Alternate checkpoint: a restful break

I’m tentatively stepping back into my final chapter today after 10 days of no dissertation related work or thought. It’s been lovely and restful, though I’ve consciously not started any tempting big projects because I know I’d have to set them by the wayside while I finish the dissertation. I’m finding it difficult to mentally gear up for this final push.

Mountaineering metaphor ahead: When I was in high school or early college, I climbed Mt. Shasta in northern California with my dad and brothers. I’m typically not the adventurous type. Sleeping on the ground, waking up at 4am, walking uphill for hours on end. I’d rather curl up with hot chocolate and a good book. On this particular hike, I wimped out at the red rocks near the summit. We’d already gotten up Desolation Gulch and were heading into the final Miserable Mile when I decided to stop. (In my defense, I did have a cold and was unknowingly in the process of getting second degree sunburns all over my ears, upper lip, and nose.) The problem for me at the red rocks was that I couldn’t see the summit ahead. I had to trust those who had done the hike before. I had to trust that I had enough Gatorade and Gorp to get me through, that my legs wouldn’t fall off, and that I’d be heading down soon. But without being able to see what was ahead, I couldn’t push that last bit.

I’m feeling some of the same things with the dissertation. I know I’m getting close, and I can image what the final destination looks like, but I can’t see the full path to get there. I’ve got to put one foot (or word) in front of the other, trust my guides, and be ready to hear that there’s another rise after the turn ahead but that I can make it.

If we want to go the route of childbearing metaphors, dilation is slow, and I’m waiting to hit transition–when there’s no turning back, I start to swear, I can see why people want drugs, and I somehow feel more in control.

So for today that means freewriting, reading some research, getting out the calendar to plan the days ahead, and breathing deeply.

Checkpoint: Chapter 2 submitted

After six iterations, Chapter 2 is finally submitted, I hope for the final time. This is a chapter that began as a book article, which itself needed substantial revision. I started writing it in spring 2011, rewrote it in summer 2011, rewrote again in spring 2012, then again in summer 2012, then again in September, then revised for the book article in October, then revised back into a chapter in November. It’s on a very long work of fiction with multiple versions, and though I find some of the issues interesting, it has always felt like it has a tangential relationship to my dissertation as a whole. If anything will need revision, it’s the connection between the dissertation and the chapter, particularly in the way my theory applies to the text. For now, I’ve got my fingers crossed.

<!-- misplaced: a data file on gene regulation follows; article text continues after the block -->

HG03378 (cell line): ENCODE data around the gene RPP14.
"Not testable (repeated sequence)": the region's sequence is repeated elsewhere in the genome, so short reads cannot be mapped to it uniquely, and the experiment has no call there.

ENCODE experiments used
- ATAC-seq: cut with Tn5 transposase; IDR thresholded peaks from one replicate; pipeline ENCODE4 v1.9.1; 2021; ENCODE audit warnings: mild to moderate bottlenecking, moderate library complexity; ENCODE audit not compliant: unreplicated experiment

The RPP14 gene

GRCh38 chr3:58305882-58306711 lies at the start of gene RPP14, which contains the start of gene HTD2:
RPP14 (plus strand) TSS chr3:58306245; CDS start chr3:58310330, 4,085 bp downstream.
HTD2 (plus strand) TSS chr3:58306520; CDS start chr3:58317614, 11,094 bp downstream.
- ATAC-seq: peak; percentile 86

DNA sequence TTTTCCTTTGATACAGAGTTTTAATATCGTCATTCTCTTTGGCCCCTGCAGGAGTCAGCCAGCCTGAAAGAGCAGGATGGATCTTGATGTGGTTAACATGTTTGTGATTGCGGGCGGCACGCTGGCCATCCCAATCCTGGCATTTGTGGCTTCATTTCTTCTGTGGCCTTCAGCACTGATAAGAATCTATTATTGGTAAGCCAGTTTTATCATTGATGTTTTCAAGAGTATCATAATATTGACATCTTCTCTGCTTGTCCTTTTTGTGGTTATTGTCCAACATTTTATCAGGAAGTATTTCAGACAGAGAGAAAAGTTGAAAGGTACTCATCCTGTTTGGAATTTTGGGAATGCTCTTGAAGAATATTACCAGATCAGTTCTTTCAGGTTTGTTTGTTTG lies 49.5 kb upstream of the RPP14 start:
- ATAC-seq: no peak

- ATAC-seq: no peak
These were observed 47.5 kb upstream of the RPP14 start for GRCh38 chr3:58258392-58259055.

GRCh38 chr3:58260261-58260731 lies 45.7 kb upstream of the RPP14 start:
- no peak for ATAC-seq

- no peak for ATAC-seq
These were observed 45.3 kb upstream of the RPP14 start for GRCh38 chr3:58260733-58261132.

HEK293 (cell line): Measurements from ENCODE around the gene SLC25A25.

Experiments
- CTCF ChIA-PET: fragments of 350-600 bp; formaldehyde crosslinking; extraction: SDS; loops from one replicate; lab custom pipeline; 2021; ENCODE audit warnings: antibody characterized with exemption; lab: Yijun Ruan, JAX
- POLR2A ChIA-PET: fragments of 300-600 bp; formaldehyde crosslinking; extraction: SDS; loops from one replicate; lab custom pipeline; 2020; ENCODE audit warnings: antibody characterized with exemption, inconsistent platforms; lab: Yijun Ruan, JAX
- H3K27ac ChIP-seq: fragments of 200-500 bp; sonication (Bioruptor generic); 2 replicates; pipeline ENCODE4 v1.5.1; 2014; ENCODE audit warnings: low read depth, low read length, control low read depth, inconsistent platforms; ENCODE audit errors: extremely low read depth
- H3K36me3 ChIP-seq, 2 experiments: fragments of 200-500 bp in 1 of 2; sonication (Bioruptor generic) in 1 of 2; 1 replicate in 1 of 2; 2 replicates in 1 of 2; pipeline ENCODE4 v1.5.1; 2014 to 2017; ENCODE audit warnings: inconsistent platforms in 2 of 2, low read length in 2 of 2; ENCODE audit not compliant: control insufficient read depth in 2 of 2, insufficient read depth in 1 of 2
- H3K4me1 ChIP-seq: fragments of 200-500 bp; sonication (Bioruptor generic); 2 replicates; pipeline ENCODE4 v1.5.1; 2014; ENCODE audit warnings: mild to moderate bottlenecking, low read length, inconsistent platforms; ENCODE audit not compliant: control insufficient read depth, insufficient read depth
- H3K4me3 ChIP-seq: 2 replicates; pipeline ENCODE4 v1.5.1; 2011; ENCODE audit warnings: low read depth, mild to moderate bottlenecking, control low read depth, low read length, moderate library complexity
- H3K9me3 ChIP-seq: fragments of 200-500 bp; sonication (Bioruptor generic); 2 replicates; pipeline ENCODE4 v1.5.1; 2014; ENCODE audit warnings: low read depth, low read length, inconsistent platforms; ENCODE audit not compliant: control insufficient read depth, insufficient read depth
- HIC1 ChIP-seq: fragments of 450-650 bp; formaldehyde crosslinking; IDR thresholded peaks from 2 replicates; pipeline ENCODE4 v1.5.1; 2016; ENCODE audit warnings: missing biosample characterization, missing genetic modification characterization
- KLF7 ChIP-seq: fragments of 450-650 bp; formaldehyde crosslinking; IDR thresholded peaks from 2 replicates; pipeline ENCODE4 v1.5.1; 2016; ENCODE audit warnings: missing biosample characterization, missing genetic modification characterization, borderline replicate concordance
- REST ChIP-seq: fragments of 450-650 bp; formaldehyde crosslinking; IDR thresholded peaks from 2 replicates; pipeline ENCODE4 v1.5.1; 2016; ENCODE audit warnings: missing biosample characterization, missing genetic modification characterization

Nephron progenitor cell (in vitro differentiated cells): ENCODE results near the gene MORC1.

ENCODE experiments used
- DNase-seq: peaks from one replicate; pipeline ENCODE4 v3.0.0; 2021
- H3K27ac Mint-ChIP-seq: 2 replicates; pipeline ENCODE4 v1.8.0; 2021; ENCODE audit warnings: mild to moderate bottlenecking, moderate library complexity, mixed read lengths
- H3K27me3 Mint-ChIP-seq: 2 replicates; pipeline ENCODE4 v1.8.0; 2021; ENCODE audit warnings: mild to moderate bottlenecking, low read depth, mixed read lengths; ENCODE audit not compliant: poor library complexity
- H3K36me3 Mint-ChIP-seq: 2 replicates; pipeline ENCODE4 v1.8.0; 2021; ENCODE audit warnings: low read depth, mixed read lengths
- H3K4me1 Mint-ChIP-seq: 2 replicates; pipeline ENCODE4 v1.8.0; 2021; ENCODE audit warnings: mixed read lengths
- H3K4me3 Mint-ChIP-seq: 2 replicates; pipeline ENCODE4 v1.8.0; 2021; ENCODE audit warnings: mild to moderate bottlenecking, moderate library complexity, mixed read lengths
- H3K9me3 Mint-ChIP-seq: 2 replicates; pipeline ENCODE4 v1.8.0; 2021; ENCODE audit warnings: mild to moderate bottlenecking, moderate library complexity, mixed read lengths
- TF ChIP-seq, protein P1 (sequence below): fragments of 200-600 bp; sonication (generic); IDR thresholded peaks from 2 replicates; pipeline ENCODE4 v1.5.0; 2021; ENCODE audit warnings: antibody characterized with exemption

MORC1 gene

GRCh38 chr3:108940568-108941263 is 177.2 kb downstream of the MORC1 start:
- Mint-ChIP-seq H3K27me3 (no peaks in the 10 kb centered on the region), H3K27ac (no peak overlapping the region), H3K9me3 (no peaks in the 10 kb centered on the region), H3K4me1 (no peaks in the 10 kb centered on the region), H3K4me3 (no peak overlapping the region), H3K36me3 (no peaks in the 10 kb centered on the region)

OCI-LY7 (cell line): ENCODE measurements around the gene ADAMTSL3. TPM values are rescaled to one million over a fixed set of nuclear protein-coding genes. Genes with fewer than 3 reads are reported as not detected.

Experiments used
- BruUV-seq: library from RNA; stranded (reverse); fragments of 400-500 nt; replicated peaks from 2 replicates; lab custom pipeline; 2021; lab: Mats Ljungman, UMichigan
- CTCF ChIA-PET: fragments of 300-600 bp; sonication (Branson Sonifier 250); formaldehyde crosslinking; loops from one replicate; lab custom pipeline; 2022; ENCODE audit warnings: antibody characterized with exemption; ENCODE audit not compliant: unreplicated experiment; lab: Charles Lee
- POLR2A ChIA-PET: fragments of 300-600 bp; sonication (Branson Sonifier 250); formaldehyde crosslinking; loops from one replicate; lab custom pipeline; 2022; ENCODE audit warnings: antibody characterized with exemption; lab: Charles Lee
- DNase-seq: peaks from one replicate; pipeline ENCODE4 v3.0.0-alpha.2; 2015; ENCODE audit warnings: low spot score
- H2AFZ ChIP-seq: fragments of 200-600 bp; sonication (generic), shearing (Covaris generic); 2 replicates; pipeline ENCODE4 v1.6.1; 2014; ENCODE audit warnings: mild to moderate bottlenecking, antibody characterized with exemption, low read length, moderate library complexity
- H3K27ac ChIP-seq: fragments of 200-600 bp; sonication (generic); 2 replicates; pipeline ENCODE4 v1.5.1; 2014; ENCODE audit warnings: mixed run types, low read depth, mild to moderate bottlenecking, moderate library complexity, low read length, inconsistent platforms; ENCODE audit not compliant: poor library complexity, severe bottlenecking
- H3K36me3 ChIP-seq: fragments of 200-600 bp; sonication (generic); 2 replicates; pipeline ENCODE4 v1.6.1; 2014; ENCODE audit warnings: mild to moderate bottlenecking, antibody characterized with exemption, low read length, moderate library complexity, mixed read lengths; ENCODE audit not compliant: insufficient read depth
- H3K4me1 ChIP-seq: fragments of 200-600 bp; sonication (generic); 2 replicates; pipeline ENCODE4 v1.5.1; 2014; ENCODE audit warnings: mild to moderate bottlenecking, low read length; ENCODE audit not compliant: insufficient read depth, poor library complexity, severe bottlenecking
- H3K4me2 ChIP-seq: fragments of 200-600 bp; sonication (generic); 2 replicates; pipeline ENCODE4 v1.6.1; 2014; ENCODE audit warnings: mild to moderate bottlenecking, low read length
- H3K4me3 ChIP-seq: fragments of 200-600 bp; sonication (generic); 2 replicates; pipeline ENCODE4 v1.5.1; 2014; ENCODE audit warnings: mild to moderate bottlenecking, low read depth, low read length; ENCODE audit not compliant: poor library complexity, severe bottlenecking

On to Chapter 4!

Writing Tip #5: Talk it Out

Tip: When you’re stuck, find a friendly ear to listen as you talk through what’s gone wrong.

I’ve been stuck so many times writing Chapter 2 that I’ve lost count. Most recently, I’ve been revising with writing partner comments so I can send the draft to my advisor. But something wasn’t working. I wasn’t even sure what. So I enlisted my half-asleep husband to nod at me while I talked through why I might be stuck.

For some people, freewriting works to figure out how to get unstuck. For me, all the freewriting in the world won’t get me out of some knotty problems. I’m at my best when I’m processing verbally, and I don’t even need the listener to be fully conscious.

On Monday night my husband did actually fall asleep as I was talking, but I also figured out the big connection between the theory and the chapter content–at least enough to get started revising again.

How do you best process stuckness? Verbally? In writing? In doodles?

Checkpoint: Chapter 3 approved some more!

Last night I got a glowing review of Chapter 3 from my secondary advisor. He’s hard to please, so I’m especially excited by his assessment that it is “strongly argued and beautifully written.” The only problem: it’s all downhill from here. I’m revising Chapter 2 right now, and it’s definitely not my strongest chapter. The theory application is weakest, it’s been the hardest to write, and I’m aiming for merely passable at this point. I’m hoping these other chapters have primed him for a positive response on this next one.

The end is in sight!:

  • Intro: completed (needs chapter summaries updated)
  • Chapter 1: completed (needs minor revisions)
  • Chapter 2: in revision to send to advisor
  • Chapter 3: completed (needs one sentence added to intro)
  • Chapter 4: 1/3 of the way drafted
  • Conclusion: rough outline done; bad draft started